Knife Control Advocates

Categories: InTheNews
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Comments: 3 Comments
Published on: 2010.05.19

I just read a story on (here’s the story) called “China knife attack wounds 9 students.”

For some odd reason, it reminded me of another recent news story with a very similar headline, except the word “gun” was in the headline instead of “knife.”

That older story (which I can’t find right now, but you’ve seen them before) had hundreds of comments underneath, calling for stricter control of guns, or outright bans of firearms.

Read the story I linked to above, but replace “knife” with “gun” and replace “slashed” with “shot at,” and see how it makes you feel. Does the gun story make you want to ban guns?

Then why doesn’t the knife story make you want to ban knives? Seriously, think about it. I see these stories all the time, and no one’s seriously calling for knives to be outlawed. But when you read the same story — except about guns — then all of a sudden we’re dealing with some kind of evil that needs to be banned from the face of the earth.

To me, both stories should evoke the same reaction. Either (1) you want to ban all objects that can be dangerous, or (2) you recognize that almost any object can be dangerous and therefore it would be silly to start banning all of them.

I know, some people will say, “But guns are *more* dangerous than knives.” So what? Knives are more dangerous than pencils. And pencils are more dangerous than pillows. But all of them can be used to kill you.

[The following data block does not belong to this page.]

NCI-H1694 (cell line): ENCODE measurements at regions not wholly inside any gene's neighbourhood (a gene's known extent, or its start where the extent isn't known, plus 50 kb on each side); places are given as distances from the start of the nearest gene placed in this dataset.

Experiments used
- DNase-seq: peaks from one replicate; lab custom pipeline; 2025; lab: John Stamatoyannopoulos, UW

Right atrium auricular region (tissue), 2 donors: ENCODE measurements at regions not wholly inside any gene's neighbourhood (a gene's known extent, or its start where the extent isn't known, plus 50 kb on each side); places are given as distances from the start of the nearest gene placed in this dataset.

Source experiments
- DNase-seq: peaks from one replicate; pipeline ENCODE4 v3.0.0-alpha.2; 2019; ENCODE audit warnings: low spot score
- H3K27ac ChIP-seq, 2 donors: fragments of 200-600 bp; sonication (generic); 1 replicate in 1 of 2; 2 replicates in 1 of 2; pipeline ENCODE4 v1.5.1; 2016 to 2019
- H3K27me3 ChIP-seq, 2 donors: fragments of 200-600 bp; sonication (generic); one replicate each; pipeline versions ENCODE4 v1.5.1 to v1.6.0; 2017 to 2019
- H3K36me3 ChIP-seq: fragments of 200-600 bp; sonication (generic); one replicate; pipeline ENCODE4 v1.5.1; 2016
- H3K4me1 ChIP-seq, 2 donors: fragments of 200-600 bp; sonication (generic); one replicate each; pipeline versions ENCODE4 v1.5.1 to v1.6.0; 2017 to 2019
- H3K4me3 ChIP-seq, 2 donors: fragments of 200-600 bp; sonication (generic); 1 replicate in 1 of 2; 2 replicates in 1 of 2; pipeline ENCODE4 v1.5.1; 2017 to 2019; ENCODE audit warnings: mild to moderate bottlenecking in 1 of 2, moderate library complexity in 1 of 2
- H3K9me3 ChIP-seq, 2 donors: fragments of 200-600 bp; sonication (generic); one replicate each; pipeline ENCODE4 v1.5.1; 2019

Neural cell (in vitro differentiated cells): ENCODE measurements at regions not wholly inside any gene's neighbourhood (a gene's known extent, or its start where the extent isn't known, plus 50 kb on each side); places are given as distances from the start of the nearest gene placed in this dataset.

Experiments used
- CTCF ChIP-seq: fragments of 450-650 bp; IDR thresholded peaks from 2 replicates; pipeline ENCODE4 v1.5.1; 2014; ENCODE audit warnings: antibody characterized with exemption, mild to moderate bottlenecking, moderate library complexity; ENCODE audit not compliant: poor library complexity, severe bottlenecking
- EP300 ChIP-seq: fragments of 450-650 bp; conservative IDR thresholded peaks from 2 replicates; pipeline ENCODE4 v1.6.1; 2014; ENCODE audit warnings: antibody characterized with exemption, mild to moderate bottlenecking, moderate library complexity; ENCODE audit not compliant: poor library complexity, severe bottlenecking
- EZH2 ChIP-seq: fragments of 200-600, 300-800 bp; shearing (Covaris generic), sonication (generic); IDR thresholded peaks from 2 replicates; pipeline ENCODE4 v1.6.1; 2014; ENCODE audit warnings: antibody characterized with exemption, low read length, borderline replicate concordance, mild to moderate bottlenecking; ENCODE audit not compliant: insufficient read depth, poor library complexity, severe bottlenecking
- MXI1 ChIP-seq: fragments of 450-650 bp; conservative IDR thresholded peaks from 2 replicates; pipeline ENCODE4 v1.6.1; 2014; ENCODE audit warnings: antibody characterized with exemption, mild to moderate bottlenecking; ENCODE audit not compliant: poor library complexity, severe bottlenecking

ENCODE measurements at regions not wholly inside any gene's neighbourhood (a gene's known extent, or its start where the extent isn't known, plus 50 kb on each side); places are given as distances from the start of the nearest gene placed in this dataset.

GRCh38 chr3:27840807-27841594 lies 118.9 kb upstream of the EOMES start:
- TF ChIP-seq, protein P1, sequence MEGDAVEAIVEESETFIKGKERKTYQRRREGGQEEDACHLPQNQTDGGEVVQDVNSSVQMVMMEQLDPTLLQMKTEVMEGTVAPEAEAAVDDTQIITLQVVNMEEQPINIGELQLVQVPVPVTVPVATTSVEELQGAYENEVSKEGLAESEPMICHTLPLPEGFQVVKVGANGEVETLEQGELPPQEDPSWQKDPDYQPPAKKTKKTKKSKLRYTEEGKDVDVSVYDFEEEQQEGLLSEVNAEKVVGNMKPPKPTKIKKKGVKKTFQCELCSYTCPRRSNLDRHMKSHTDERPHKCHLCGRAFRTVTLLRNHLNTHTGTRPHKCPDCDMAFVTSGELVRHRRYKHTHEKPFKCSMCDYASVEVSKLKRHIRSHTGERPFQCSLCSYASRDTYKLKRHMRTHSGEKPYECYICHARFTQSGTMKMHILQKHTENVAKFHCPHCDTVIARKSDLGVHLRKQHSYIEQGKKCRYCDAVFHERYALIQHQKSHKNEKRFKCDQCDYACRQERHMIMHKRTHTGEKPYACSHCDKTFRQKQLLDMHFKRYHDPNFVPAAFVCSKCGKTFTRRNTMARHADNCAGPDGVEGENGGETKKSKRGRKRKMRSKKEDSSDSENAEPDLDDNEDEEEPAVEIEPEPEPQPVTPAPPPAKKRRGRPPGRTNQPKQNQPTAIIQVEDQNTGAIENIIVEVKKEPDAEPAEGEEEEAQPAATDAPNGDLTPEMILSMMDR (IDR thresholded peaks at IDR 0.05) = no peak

Someone might say, “But knives can serve a useful purpose in every day life, such as preparing meals.” (Or in my uncle’s case, cleaning his teeth.) Sure, but can knives get the food into your kitchen as efficiently as guns?

Note that some places already do ban both knives and guns, such as airports, schools, etc. But the TSA hasn’t yet banned pencils or pillows, so maybe they aren’t paying enough attention.

  1. MamaOlive says:

    Actually, knives are all but outlawed in England. You have to be over 18 to purchase any sharp object, including kitchen knives, and you aren't allowed to carry any blade over 3 inches on your person. ANY type of blade will get you an automatic arrest if you are involved in any disturbance. I still have my pocket knife, but I keep it in my desk now instead of my diaper bag. If something needs cutting while I'm out, I have to make do with fingernail clippers.

  2. Wil says:

    Ah. Well, I guess Britons weren't commenting on (which makes sense). :-)

    I guess pencils and pillows are next on the UK ban list…

    And I applaud them for being consistent, if a little over-protective.

  3. says:

    I don't really look to England as a bastion of civil liberties.

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